The scene in the Trail Blazers' locker room prior to the game against the Clippers was typically sparse. A couple ball boys scurried around carrying out various errands and Nicolas Batum sitting at his locker reading the scouting report. Other than that, ghost town.
Then Rudy Fernandez showed up.
It wasn't the Rudy that I was expecting to see. The Rudy I was expecting had a sore knee and an even sorer back. He had dove into the Kings bench late in the fourth quarter the night before in Sacramento
, his hustle earning the Trail Blazers another possession. The maneuver also earned the Spaniard another back spasm.
So that, along with his tweet to Patty Mills
earlier in the day that he was "feeling like my grandfather," led me to believe the Rudy I would see in the locker room would be the stiff, grimacing Rudy i observed prior to the game against the Nets on Jan. 15
. That Rudy was visibly hobbled as he sat and watched his teammates warmup. And that Rudy played 22 minutes, went 1-for-7 from the field and missed all four of his three-pointers.
But the Rudy that strolled through the mostly barren locker room looked nothing like a grandfather or an invalid. This Rudy was clapping and singing along to a Juan Luis Guerra track that could be heard blaring through the earbuds of his Ipod. He sat down at his locker and continued to move and clap in rhythm with the Latin beat, which at this point had drawn a mocking ire from the quiet and reserved Batum, who threw a pack of gum and a sock in an attempt to shut the Spaniard up, but to no avail.
(Batum also momentarily considered throwing a protein shake, which would have surely served as an endgame, though he eventually thought better of if, possibly because I shook my head furiously when he looked to me for advice.)
On this night, Rudy was feeling it. His back felt good despite having played 28 minutes the night before. He was happy, perhaps partially due to his mother's home cooking, which he has been enjoying on an almost daily basis during her extended holiday visit.
But the most likely reason for Fernandez's exuberance on this night was less specific. Basically, he's just happy because he's happy; he doesn't need a specific reason to feel good anymore. It's now the rule, rather than the exception.
"Right now I feel happy," said Fernandez. "I feel happy on the court and off the court, you know? I think it's important for me. My mom is in town; this is important for me too. But the teammates is great to me. They help me in the transition, in the bad moment, the worst moments in my career. I think right now I enjoy and I'm happy. This is why I singing in the locker room Spanish music. I am happy."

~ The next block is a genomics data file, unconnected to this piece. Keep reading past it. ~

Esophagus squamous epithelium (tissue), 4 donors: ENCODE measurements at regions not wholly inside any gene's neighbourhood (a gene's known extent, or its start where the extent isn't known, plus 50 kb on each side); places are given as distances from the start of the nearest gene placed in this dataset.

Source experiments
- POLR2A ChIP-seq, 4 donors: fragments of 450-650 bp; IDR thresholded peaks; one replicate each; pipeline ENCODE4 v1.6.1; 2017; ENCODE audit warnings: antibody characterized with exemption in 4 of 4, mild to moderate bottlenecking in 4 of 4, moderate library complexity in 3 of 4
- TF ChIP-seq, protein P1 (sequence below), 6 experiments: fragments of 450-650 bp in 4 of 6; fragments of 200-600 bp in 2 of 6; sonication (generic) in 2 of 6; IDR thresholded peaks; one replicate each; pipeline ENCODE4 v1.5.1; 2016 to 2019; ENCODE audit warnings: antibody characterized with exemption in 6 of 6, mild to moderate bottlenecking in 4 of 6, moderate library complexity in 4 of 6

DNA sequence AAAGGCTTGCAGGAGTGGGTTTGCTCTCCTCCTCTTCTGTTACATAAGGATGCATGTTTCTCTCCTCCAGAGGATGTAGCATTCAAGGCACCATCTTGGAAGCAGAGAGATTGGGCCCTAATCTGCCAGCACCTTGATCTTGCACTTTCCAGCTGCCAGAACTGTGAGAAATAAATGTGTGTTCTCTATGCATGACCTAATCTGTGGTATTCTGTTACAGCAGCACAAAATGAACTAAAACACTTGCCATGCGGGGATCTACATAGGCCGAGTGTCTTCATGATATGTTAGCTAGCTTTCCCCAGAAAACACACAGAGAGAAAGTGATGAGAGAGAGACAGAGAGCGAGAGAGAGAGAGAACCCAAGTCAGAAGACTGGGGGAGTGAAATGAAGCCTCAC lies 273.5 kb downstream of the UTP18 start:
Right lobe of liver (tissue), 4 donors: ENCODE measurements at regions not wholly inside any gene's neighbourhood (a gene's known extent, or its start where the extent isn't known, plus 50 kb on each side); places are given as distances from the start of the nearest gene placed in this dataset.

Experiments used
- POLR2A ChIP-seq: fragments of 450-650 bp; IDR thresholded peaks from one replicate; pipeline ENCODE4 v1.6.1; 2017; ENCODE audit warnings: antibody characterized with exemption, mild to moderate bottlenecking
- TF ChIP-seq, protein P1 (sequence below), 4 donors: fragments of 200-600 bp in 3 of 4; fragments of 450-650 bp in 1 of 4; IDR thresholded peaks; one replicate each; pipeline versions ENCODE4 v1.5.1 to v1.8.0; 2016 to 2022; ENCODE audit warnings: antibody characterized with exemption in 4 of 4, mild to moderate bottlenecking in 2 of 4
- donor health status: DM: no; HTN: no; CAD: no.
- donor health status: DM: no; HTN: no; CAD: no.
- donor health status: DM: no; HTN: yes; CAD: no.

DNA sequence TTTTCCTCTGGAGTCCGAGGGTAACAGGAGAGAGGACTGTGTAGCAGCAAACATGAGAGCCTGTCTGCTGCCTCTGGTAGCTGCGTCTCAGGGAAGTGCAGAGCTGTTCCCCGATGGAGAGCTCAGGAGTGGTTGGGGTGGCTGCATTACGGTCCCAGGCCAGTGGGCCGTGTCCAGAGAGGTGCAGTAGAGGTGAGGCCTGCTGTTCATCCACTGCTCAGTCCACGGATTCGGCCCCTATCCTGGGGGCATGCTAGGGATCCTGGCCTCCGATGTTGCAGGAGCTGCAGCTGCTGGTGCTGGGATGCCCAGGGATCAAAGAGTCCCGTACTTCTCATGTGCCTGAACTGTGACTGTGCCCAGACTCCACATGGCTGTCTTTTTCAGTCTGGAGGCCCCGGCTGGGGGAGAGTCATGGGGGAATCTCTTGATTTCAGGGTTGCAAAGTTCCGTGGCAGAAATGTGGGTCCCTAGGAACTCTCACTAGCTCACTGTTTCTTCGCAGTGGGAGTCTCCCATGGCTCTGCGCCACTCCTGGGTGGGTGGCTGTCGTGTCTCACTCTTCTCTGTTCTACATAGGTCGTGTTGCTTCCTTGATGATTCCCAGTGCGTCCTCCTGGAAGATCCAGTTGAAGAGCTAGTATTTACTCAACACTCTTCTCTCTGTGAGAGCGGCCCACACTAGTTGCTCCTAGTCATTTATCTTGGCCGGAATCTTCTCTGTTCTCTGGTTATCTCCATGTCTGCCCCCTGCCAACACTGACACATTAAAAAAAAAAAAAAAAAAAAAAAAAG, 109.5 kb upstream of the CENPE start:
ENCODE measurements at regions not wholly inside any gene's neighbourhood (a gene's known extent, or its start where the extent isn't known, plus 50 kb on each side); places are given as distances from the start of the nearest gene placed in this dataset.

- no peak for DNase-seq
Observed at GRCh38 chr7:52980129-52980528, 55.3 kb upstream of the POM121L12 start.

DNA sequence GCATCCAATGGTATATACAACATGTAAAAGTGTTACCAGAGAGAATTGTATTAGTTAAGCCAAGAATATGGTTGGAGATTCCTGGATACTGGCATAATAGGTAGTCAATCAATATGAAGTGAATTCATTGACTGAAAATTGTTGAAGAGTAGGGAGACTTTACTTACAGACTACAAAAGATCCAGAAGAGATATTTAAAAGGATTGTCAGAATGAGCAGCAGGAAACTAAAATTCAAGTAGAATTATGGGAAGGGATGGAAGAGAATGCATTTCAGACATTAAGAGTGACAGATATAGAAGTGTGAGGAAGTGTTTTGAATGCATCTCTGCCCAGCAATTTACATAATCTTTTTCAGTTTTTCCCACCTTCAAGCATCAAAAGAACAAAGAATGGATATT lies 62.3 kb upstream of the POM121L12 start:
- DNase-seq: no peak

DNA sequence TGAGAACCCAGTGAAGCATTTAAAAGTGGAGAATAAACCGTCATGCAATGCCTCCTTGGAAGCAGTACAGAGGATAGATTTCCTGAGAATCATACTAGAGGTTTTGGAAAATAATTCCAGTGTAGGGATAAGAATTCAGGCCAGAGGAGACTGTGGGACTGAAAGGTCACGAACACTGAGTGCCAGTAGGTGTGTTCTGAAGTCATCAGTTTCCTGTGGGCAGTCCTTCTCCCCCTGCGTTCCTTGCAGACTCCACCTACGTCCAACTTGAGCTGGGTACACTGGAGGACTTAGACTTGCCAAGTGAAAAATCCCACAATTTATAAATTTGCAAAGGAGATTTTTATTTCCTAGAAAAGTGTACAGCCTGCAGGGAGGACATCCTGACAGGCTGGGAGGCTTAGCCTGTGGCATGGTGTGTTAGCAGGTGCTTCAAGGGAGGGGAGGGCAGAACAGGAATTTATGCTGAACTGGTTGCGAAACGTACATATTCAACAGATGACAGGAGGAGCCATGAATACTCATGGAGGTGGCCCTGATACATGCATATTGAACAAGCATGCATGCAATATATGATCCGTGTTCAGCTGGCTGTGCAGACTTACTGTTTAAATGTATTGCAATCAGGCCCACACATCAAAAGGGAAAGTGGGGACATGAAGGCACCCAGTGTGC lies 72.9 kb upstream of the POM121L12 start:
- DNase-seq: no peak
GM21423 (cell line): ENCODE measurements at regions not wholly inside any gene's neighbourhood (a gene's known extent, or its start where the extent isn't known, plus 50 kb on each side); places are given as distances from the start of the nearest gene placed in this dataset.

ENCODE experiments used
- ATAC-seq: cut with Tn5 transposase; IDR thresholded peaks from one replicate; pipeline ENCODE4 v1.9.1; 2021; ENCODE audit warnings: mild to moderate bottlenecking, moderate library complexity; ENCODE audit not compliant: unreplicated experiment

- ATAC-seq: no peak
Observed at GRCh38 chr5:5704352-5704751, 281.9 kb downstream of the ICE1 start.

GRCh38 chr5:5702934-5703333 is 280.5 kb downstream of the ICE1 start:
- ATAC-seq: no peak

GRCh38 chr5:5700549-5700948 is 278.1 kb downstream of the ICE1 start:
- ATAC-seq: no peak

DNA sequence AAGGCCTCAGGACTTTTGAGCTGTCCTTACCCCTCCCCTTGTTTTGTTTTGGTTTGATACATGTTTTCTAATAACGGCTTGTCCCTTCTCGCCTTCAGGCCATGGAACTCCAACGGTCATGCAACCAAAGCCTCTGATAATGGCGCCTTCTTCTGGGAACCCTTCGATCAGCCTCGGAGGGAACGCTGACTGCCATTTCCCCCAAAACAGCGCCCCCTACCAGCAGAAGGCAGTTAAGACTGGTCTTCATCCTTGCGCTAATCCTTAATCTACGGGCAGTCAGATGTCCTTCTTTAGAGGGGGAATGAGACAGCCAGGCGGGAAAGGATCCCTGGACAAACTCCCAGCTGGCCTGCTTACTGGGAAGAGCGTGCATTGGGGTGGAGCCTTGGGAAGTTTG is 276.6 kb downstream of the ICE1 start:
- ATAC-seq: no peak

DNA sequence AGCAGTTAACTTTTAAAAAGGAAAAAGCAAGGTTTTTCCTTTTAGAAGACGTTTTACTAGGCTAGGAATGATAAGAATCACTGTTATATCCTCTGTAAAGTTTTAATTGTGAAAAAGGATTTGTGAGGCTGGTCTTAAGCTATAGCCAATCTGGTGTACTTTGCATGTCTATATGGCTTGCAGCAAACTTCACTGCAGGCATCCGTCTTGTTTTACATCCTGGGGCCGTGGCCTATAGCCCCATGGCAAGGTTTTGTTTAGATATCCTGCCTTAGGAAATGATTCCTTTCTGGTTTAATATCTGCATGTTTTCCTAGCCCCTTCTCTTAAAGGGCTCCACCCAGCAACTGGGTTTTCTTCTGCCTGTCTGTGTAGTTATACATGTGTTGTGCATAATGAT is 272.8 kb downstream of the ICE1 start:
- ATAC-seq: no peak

And it's translating to his play on the court. The timid, contact-averse Fernandez we've seen at various times throughout his career in Portland has now been replaced, at least more often than not, with a player who is self-assured and creative and, most importantly, enjoying himself and the company of his teammates.
"I feel happy, enjoy the game," said Rudy. "The coach trust me in new plays, new role. I think it's important. Important for me to stay happy, stay healthy too. I enjoy. This is important for me. This is a big change for my role and for my play."
Against the Clippers, Rudy played the role of frenetic energy-provider, a role he played well. He shot 7-for-10 from the field, with only two of those shots coming from beyond the arc, of which he made one. He finally found the touch on his running floater, a shot he refers to as "la bomba" and he twice hit Andre Miller cutting to the basket for their low-flying version of the alley-oop, a play that is becoming as much of a staple of the Portland offense as the Camby-to-Aldridge high-low's we've seen regularly this season.
"It's tough play for the defenders because they don't expect it," said Fernandez, "and Dre is probably looking at me with eyes, eyes contact and I throw him the ball."
But in a game with numerous Fernandez highlights, including a floating hook to beat the shot clock
that he later dismissed as "a lucky shot," the play people will remember
-- a steal, leading to a fastbreak leading to a turnover, leading to a steal leading to a layin -- was so quintessentially Rudy that it could have only occurred on a night Fernandez started by clapping and singing and gyrating to the beat of his native language.
"I steal the ball, it's two-on-two," said Fernandez of the play. "We have luck in this play too, but when you play with aggressive, sometimes the lucky plays is because of you."